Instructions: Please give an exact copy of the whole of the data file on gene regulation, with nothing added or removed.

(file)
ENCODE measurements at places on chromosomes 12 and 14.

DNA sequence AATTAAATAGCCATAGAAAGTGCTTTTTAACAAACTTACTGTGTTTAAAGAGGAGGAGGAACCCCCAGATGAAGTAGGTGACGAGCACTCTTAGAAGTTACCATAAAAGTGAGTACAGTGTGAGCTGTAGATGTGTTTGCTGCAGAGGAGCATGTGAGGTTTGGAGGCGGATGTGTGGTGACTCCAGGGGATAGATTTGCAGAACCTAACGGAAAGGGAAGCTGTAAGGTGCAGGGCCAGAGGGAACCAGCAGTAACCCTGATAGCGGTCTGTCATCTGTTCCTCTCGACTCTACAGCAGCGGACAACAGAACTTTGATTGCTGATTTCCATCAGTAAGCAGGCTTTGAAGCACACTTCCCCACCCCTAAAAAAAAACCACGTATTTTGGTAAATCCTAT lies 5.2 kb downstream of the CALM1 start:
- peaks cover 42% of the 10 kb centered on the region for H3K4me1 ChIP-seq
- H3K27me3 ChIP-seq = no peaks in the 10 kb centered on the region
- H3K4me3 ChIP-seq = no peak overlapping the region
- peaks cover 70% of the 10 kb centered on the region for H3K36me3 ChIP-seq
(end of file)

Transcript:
ENCODE measurements at places on chromosomes 12 and 14.

DNA sequence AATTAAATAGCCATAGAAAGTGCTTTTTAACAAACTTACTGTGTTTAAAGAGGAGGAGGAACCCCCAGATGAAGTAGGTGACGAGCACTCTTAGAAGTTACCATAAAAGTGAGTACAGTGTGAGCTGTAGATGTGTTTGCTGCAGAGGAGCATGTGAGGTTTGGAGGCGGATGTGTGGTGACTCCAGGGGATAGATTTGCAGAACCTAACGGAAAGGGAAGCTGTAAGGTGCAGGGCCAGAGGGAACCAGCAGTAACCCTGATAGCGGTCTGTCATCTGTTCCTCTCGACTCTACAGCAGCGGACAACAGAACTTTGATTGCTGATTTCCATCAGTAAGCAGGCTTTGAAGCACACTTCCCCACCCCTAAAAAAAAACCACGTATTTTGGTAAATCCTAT lies 5.2 kb downstream of the CALM1 start:
- peaks cover 42% of the 10 kb centered on the region for H3K4me1 ChIP-seq
- H3K27me3 ChIP-seq = no peaks in the 10 kb centered on the region
- H3K4me3 ChIP-seq = no peak overlapping the region
- peaks cover 70% of the 10 kb centered on the region for H3K36me3 ChIP-seq